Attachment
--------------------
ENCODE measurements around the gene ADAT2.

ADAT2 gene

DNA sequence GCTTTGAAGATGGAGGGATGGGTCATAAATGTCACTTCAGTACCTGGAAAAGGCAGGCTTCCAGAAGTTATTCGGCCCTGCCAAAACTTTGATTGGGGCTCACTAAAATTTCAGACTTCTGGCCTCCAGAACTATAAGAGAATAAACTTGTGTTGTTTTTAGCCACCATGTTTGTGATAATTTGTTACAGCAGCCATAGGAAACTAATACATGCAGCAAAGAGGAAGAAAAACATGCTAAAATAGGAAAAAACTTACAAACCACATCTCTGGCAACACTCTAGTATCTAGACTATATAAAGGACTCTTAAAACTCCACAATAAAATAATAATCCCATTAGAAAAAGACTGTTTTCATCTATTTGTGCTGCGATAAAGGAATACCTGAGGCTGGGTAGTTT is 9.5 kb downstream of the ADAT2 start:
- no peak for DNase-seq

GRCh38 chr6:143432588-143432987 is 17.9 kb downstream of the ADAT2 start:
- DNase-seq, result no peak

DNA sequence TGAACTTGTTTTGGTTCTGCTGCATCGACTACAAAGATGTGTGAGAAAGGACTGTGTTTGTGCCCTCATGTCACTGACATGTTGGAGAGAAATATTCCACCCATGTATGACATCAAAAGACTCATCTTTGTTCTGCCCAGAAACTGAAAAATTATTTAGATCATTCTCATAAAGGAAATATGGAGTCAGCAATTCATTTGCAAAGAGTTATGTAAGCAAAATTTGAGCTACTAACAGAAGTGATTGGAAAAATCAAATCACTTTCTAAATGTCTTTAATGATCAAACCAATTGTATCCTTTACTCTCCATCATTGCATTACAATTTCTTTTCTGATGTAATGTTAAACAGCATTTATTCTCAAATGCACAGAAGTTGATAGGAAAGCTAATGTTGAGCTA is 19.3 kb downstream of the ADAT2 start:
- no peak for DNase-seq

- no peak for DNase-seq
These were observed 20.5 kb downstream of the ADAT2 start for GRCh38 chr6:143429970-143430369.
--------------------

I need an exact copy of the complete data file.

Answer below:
ENCODE measurements around the gene ADAT2.

ADAT2 gene

DNA sequence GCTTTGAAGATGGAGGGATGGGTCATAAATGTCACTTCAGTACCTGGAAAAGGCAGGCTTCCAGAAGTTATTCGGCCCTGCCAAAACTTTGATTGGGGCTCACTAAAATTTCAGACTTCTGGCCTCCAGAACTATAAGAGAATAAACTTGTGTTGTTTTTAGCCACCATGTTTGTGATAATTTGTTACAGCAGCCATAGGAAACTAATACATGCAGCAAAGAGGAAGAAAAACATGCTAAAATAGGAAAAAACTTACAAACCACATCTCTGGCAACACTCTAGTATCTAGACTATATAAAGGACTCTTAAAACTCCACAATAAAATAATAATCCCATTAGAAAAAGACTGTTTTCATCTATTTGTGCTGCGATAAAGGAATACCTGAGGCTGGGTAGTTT is 9.5 kb downstream of the ADAT2 start:
- no peak for DNase-seq

GRCh38 chr6:143432588-143432987 is 17.9 kb downstream of the ADAT2 start:
- DNase-seq, result no peak

DNA sequence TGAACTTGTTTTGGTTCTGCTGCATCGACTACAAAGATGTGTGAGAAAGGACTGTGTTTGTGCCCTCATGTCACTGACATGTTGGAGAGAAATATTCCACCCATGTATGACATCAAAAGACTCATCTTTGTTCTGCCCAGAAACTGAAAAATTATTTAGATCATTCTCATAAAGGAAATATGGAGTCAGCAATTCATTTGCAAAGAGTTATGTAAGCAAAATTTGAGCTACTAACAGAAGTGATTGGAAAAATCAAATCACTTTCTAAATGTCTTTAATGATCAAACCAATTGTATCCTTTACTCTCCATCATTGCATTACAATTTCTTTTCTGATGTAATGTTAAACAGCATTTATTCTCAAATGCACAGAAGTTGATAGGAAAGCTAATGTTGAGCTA is 19.3 kb downstream of the ADAT2 start:
- no peak for DNase-seq

- no peak for DNase-seq
These were observed 20.5 kb downstream of the ADAT2 start for GRCh38 chr6:143429970-143430369.